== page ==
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Student project leads to founding of startup DIANA Biotechnologies

17 July 2018
Student project leads to founding of startup DIANA Biotechnologies

A new startup, DIANA Biotechnologies, has been founded at the Institute of Organic Chemistry and Biochemistry of the Czech Academy of Sciences (IOCB Prague) to develop a unique technology created by postgraduate student Václav Navrátil with the potential to significantly improve disease diagnostics and accelerate the development of new drugs. The startup has earned the trust of investors at bpd partners, who are putting more than 3 million EUR into the project.

The new company will develop a technology known as DIANA, or DNA-linked Inhibitor Antibody Assay, which was developed by Navrátil and colleagues in Jan Konvalinka’s laboratory at IOCB Prague. The unique method allows for ultrasensitive quantification of enzymes and other proteins in a solution, e.g. human blood, urine, or saliva. In practice, it should help doctors diagnose certain diseases (cancer and various infectious diseases, for instance) at an earlier stage than is possible with existing methods. Moreover, the technology has a second important application: It enables screening of large numbers of chemical substances for enzyme inhibitors and the identification of suitable compounds for further development as drug candidates.

“Our technology allows for the detection of enzymes in blood with sensitivity up to several orders higher than that of contemporary methods, and that’s why we see a range of new and important applications for it,” explains Navrátil, CEO of the new startup. “DIANA Biotechnologies will continue to advance the technology and also offer a variety of services and products for diagnostics and drug discovery. Thanks to support from investors, we’ll also be able to start our own drug development program. In collaboration with universities, the Czech Academy of Sciences, and other companies, we want to become a regional drug development center connecting academic research and industrial development.”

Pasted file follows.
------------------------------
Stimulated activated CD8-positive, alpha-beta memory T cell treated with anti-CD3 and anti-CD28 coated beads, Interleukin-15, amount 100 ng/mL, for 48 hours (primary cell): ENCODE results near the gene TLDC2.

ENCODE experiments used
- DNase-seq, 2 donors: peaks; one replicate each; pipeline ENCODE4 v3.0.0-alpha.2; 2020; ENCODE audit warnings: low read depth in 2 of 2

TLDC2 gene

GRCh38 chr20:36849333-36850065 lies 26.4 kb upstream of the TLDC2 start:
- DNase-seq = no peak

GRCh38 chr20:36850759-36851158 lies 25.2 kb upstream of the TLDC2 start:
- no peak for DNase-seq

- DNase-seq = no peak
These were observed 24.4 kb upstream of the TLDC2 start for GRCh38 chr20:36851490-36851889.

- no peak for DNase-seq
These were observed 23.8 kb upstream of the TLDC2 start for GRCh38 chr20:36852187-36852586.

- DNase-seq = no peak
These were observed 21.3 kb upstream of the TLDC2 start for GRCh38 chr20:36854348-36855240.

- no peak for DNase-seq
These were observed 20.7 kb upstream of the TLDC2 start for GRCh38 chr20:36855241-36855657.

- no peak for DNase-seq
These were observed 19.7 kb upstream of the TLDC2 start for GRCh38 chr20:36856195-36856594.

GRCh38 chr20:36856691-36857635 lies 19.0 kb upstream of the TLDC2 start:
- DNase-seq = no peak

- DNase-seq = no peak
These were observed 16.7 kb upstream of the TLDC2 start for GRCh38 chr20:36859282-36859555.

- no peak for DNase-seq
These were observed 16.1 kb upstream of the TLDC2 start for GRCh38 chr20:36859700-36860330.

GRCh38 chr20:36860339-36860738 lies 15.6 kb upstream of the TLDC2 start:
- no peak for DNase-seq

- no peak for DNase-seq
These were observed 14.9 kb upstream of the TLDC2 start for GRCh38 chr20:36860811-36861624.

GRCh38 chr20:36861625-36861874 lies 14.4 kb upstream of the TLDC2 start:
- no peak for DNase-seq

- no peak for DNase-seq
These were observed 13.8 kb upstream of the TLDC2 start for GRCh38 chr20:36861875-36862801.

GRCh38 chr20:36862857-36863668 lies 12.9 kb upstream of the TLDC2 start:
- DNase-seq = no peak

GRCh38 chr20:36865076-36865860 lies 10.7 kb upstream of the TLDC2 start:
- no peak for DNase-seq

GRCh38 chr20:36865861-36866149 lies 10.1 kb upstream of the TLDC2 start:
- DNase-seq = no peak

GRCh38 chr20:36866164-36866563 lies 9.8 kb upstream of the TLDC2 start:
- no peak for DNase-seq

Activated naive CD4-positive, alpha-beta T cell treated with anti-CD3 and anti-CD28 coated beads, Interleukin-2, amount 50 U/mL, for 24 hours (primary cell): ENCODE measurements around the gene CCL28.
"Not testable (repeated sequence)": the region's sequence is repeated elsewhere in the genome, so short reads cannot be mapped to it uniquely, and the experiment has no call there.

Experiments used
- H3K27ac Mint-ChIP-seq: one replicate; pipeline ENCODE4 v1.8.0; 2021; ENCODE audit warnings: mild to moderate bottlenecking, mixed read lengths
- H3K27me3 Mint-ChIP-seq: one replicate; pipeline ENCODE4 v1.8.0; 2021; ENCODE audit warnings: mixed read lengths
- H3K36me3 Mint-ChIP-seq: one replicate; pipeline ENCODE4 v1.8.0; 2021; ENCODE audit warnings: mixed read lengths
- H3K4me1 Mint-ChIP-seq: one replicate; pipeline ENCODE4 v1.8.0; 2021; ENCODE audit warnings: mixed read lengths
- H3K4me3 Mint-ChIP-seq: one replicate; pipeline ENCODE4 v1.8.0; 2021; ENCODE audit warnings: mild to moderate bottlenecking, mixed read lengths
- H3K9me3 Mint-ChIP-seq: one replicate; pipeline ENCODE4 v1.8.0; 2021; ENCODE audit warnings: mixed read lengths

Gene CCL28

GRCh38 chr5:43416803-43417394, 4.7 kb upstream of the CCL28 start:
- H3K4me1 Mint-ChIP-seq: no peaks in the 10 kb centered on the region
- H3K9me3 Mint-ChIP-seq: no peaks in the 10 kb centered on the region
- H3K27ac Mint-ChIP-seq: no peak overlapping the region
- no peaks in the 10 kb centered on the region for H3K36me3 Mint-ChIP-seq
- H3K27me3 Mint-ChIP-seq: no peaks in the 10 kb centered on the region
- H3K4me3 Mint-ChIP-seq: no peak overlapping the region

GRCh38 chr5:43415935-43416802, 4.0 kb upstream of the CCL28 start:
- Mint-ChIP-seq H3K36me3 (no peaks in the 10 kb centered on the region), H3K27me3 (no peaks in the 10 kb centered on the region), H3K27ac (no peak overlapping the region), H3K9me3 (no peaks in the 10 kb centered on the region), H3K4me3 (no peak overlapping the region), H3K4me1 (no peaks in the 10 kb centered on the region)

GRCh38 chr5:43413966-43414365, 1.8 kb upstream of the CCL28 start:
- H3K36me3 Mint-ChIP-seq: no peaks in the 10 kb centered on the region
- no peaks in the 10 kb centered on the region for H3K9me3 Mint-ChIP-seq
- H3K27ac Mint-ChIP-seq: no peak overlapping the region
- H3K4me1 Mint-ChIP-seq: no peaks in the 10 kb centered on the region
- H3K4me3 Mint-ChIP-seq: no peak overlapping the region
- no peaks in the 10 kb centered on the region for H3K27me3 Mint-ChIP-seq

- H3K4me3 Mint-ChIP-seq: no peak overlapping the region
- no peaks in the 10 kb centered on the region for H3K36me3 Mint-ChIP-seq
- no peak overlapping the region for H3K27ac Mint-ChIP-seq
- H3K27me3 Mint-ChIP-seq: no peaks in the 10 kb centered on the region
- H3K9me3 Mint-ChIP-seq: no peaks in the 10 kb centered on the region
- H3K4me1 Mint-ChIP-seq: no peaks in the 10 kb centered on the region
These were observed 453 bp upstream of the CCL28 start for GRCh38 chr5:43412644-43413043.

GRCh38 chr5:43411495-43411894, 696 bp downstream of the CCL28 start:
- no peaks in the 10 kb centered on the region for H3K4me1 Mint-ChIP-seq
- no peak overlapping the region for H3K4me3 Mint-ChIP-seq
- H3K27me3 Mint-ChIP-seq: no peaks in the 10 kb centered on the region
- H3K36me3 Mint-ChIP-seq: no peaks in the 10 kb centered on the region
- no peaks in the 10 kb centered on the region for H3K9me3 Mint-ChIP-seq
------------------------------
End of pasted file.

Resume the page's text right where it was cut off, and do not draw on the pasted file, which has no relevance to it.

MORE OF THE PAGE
DIANA Biotechnologies is being set up with support from the academic incubator of biotechnologies i&i Prague as well as from investors at bpd partners, who plan to provide over 3 million EUR in the next few years. 

“For some time now, our group has been investing in startup projects and providing direct support for certain projects in the fields of biotech and medtech,” says bpd partners representative Miroslav Tvrzník. “DIANA Biotechnologies isn’t our first joint project with the IOCB Prague. It’s one of our most interesting undertakings, and we sense a lot of potential in it. We’re pleased that we succeeded in establishing cooperation with the team at DIANA Biotechnologies and with the IOCB, and we believe that in addition to support for innovative research, our participation in the project will give rise to an interesting synergy with other projects that our group is involved in both here in the Czech Republic and elsewhere in the world.”

The DIANA technology was developed at IOCB Prague, the same place the great discoveries of Antonín Holý were made. The institute is known for its efforts to systematically advance the results of basic research applicable in practice and facilitate their transition to the world of business, which is overseen by the institute’s subsidiary IOCB Tech (formerly IOCB TTO).